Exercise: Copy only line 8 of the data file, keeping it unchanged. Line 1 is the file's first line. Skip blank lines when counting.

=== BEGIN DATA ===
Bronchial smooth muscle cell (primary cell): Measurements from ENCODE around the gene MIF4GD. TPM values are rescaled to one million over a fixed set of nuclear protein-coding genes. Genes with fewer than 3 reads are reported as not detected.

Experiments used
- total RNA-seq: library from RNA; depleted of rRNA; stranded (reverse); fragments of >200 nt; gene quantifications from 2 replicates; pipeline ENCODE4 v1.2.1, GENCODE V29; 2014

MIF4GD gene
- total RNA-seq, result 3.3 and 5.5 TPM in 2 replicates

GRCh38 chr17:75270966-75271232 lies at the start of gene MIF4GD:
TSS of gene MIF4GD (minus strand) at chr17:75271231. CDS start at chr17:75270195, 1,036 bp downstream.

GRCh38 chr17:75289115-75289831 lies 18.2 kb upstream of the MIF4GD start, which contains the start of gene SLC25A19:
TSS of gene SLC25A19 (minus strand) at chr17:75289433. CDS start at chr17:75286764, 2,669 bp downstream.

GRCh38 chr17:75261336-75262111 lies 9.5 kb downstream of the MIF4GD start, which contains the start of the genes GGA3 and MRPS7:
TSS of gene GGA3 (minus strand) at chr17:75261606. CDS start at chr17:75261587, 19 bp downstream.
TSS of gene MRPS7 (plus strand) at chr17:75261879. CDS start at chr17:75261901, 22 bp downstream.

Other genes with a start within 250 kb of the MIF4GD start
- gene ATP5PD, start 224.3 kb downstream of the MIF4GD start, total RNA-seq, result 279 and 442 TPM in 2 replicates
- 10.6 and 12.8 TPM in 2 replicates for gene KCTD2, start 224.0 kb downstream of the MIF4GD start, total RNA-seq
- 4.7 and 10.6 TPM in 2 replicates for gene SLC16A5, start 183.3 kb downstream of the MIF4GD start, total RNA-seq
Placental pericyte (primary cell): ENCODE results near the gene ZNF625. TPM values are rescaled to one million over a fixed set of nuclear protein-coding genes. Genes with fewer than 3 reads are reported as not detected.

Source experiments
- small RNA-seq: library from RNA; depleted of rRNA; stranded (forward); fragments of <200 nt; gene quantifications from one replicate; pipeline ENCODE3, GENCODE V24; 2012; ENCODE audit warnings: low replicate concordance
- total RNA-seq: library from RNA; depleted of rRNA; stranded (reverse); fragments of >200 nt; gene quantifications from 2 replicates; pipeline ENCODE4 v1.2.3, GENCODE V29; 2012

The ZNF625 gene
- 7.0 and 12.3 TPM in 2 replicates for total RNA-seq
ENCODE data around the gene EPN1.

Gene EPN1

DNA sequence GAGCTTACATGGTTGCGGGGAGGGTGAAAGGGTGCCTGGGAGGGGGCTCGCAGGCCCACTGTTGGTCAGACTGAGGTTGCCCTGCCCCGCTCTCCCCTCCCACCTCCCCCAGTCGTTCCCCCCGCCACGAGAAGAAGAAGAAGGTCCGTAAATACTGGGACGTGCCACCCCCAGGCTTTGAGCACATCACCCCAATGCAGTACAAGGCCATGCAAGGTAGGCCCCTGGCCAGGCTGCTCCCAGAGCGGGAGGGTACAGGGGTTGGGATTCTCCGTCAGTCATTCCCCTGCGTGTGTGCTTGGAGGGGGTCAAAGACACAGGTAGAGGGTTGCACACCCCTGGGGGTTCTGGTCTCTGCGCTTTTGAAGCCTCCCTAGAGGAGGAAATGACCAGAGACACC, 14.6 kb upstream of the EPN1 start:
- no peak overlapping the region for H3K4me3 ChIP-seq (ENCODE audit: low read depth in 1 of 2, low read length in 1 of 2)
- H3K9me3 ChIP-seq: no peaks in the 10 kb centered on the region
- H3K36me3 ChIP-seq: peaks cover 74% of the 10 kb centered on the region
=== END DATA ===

GRCh38 chr17:75289115-75289831 lies 18.2 kb upstream of the MIF4GD start, which contains the start of gene SLC25A19: